Because the purpose of violence is to mark who belongs and who does not, violence is best understood as know-your-place aggression. The goal is to tell certain people that they should not feel secure in claiming space, even if they have done all the things that the nation claims to respect, such as work hard and achieve according to accepted rules and standards. Studying violence my entire adult life, there’s no question in my mind: the success of marginalized groups inspires aggression as often as praise. They don’t have to be criminals or do anything wrong to be attacked; their success is more often the “offense” that will make them a target.

In this light, it matters that I began crying while marching a couple months ago in a #BlackLivesMatter event in Columbus, Ohio, as soon as the chant became Whose streets? Our streets. I was struck by how little I felt that American streets are my streets. Everything that is happening is designed to show me that public space is not meant for me and mine.

crowd at F2MLA
A view of gathering of about 200 on Friday, Jan 9, 2015 at 1:30PM. Vancouver Convention Ctr, Ballroom D. (click to enlarge)

Feeling this way during the march also underscored how crucial it was that people of all backgrounds were asserting that these are “our streets.” For me, this is a claim not of ownership but of belonging. It’s about asserting that there is a public collective, and I am part of it. That is, I belong in it; I am valued by it; I am valuable to it. At the same time, it also struck me that some in that crowd are affirmed every day in their value to many recognized collectives. To be blunt, most of my white brothers and sisters marching with me are not getting constant messages that public space is not their space. Still, as I participated in that embodied practice of belonging—which is exactly what that march was and what the #Ferguson2MLA solidarity action was—I couldn’t help but notice the energy and empowerment I gained from seeing and hearing and feeling people of all backgrounds prioritize the assertion of an our with their words and actions.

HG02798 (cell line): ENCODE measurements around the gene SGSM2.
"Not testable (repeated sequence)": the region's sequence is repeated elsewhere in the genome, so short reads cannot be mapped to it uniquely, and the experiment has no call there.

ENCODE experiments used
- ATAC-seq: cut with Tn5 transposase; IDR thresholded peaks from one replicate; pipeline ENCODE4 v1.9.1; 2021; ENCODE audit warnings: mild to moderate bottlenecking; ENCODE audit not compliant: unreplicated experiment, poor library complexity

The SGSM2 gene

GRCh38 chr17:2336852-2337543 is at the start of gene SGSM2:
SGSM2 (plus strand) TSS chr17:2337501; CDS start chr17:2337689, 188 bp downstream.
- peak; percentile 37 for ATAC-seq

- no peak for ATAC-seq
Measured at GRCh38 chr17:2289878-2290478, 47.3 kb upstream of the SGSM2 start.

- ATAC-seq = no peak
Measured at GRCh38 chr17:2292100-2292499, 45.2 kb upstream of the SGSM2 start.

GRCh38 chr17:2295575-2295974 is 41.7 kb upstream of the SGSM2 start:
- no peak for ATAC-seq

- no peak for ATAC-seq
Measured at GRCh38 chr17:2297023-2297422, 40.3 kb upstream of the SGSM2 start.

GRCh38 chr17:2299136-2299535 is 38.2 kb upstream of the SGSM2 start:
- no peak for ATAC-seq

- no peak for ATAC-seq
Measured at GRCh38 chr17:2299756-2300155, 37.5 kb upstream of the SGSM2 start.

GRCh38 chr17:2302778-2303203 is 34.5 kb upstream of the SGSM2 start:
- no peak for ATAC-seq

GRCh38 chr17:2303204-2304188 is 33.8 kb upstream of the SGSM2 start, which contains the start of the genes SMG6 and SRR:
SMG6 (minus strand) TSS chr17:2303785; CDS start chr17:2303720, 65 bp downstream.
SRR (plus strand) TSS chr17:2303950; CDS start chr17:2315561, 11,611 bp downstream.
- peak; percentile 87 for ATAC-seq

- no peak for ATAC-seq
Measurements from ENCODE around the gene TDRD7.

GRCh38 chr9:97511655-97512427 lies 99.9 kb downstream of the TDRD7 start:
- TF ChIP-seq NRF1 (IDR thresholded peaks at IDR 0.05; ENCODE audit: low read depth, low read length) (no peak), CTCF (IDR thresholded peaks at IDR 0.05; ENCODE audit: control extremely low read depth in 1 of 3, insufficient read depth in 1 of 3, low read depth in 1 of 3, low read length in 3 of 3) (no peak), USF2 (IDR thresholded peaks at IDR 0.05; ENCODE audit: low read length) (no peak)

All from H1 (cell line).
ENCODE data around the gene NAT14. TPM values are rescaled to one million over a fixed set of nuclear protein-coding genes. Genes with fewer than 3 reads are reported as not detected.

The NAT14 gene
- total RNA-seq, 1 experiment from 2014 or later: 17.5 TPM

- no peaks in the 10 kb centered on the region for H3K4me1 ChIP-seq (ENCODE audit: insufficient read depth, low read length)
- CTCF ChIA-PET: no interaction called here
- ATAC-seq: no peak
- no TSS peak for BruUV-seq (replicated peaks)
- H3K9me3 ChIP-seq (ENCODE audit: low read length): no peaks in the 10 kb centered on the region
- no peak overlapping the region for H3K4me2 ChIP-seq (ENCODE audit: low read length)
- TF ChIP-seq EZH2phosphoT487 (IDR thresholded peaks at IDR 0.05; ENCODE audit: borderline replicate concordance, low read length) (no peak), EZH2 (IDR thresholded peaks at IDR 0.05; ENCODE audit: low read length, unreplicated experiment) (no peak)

So, coalition helped to embolden me. Yes, we are hit in different ways and with different levels of intensity by the public performances that deny that we all belong, but let’s allow that fact to energize us. When I’ve been in retreat mode, Pranav Jani has been on full-blast; when he needed relief, Laura Goldblatt and Lenora Hanson were ready; when they needed rest, Roopika Risam and Adam Miyashiro were feeling refreshed; when they needed encouragement, Deborah McDowell and Houston Baker got involved. And on and on and on. In other words, our different levels of energy and our varying capacities to keep fighting may indeed result from the disparate impact of all these forms of violence, but we can make that our strength—the glue of a collective not bound by class status, employment status, sexuality, gender expression, race, ability, or nation. Indeed, it seems that this very possibility helped make space for Professor Amber Riaz to address the #Ferguson2MLA crowd as a “Pakistani Muslim mother,” despite the fear she very logically feels for herself and the men and children in her life.